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Indie filmmakers go digital

SALT LAKE CITY -- About half of the films at the Sundance Film Festival this year have been shot the low-cost digital way, and 26 percent of them were directed by women. Those two statistics, possibly related, point the way into the new millennium for American independent filmmaking.

Digital production means lower costs. When anyone with a $1,500 hand-held camera can theoretically make a "real movie" that's then snapped up by distributors and plays in theaters, the bar has been lowered a notch for directors trying to break into the film world. That makes it easier for women and minorities. And when those films or their previews can be distributed on the Web, even the definition of "distributor" has changed.

An example from the festival's opening night: The premiere film was "What's Cooking?," a comedy with its serious side, about four Los Angeles families gathering for Thanksgiving dinner. One family is Vietnamese. One is African-American. One is Latino. One is Jewish. After the movie, I met its director, whose name is Gurinder Chadra. She was born in India, raised in London, now lives in Los Angeles. "We made our own United Nations," she said, smiling.

Her movie was shot the traditional way, on film, and now, as she stood in the lobby of the vast Abravanel Hall here, cameras crowded around her. A few were from local TV stations. The rest were Webcams. and HollywoodOnSet .com wanted to talk to her. Leonard Klady of was hovering. All over the world, at least in theory, movie fans were sharing her triumph; relatives in England and India could glimpse her being interviewed on the Internet - probably in shaky, stamp-size windows with jerky sound and warnings of "buffering," but glimpse her all the same.

Waving from over her shoulder, I see a familiar face. It's The Kid. Exactly one year ago, I was accosted by Stuart Acher, a 22-year-old Boston film school grad who wanted me to look at his video, "Bobby Loves Mangos." Uh, huh. I explained that there were 156 movies in the festival for me to see, that I didn't have a VHS machine in my room, that I was running as fast as I could, etc., but The Kid didn't give up.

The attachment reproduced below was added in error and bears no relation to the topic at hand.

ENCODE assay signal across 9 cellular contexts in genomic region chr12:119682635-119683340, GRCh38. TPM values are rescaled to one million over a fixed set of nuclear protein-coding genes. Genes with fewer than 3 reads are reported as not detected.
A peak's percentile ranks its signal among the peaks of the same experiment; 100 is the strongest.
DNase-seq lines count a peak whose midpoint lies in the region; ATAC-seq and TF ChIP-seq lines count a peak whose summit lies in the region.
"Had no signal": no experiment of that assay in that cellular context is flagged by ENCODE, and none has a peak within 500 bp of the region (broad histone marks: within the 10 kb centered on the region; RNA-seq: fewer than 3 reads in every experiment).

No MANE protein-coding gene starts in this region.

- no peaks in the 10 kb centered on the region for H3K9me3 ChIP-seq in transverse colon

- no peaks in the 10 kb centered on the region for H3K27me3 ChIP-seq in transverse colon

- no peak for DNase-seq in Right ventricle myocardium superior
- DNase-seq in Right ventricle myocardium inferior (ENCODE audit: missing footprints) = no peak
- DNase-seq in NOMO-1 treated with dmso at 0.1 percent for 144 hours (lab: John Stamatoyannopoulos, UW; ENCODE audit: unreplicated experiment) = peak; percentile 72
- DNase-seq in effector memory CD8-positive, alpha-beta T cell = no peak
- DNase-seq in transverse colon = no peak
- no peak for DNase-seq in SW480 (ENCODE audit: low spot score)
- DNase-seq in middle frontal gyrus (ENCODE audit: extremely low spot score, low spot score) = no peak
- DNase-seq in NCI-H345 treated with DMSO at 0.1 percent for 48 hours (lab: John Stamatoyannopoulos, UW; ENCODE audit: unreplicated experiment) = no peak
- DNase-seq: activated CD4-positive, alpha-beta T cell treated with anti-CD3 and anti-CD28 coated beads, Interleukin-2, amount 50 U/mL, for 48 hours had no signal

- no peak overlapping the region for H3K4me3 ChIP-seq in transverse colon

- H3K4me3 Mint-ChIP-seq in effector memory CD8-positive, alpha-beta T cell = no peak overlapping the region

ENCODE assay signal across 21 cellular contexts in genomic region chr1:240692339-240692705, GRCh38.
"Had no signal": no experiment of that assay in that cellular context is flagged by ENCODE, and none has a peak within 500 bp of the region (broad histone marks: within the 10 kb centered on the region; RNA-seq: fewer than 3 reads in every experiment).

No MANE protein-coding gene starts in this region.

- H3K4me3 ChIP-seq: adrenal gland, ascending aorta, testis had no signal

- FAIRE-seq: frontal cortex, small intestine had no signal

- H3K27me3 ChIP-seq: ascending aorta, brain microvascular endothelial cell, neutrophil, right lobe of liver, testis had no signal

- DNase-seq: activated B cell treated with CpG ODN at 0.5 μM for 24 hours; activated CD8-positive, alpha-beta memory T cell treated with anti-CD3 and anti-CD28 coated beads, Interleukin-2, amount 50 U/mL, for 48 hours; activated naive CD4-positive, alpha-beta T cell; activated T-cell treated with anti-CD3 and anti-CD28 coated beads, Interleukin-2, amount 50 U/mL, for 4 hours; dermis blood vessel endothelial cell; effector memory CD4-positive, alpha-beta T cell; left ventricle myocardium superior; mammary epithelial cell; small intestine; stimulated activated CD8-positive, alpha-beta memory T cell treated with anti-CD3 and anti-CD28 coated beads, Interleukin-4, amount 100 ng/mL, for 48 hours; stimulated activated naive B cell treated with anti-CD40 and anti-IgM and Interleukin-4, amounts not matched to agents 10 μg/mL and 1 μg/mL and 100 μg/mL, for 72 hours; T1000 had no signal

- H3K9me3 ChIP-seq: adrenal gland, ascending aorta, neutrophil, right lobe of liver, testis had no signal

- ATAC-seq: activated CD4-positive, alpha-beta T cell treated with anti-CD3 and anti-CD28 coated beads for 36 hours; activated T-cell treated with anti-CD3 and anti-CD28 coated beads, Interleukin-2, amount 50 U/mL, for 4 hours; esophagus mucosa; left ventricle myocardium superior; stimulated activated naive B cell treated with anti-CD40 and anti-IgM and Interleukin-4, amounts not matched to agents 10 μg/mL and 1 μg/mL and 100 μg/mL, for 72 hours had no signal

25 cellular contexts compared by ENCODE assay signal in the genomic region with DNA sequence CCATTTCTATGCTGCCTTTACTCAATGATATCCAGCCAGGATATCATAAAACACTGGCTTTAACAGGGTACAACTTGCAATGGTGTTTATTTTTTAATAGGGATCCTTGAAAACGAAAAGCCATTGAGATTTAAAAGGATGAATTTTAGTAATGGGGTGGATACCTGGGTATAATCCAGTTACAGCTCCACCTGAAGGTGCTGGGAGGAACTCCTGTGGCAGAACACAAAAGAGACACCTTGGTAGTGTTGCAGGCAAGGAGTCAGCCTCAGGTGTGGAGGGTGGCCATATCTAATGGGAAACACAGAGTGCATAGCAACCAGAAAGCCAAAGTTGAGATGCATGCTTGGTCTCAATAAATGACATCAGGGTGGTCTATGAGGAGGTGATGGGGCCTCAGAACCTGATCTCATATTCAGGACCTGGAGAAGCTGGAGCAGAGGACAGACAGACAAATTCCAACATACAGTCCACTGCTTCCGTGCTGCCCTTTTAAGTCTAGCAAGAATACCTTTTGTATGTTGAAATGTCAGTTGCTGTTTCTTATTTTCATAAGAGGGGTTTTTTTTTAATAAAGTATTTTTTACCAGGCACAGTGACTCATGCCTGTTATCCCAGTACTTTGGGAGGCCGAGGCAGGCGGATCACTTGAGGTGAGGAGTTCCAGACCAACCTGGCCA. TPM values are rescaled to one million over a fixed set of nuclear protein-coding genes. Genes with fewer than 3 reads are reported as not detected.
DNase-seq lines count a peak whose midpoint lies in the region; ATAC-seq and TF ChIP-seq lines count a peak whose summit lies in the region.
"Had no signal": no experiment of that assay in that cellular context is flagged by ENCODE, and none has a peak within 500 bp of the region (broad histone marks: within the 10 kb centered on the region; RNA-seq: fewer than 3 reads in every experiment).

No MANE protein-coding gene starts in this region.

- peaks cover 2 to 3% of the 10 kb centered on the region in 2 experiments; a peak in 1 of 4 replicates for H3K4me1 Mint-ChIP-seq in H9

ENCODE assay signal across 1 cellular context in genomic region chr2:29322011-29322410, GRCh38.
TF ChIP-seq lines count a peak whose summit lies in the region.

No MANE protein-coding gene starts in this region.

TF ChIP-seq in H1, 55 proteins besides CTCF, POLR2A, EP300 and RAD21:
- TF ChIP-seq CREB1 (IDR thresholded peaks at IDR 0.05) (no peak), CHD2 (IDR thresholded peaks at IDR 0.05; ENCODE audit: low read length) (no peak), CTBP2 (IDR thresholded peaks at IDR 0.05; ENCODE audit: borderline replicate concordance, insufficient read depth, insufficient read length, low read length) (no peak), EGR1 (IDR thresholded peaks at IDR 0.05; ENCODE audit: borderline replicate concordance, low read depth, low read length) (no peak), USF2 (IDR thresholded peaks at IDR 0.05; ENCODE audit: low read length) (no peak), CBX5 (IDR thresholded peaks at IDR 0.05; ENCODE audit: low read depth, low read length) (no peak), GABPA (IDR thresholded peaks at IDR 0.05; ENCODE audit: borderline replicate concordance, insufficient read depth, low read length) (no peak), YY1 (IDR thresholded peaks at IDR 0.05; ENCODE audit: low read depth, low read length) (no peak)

A few days later, as I was grabbing a coffee in the bar of the Yarrow Hotel, he bribed the bartender to show his movie on the bar's big-screen TV. How could I refuse to watch it? And you know what? It was good. I wrote about The Kid, he got an agent, he made a deal, he's in pre-production.

But wait. You haven't heard this year's update. At the car rental counter in Salt Lake City, I met a guy named Mika Salmi. "We're working with The Kid," he said. He pressed his card into my hands. He's CEO and founder of I know his site. It offers streaming video of short films - kind of a worldwide audition.

"We bought Stuart's film for our site," Salmi said. "He's at this festival working with us. Nobody should have to go through what he went through to get somebody to see his film. So what we're doing is, Atomfilms will have a Winnebago camper here that's sort of a screening room on wheels. We'll drive around town and park outside the theaters and parties. Filmmakers can bring us their shorts and show them to us. If we like them, we'll put them on the Web. Stuart is helping us run the operation."

Last year, bribing bartenders. This year, your own Winnebago. The mind boggles at what the future may hold.

I push through the crowd to The Kid. "I know all about your Winnebago deal," I say.

"I can't wait to show you my new film," he says.

Roger Ebert

Roger Ebert was the film critic of the Chicago Sun-Times from 1967 until his death in 2013. In 1975, he won the Pulitzer Prize for distinguished criticism.

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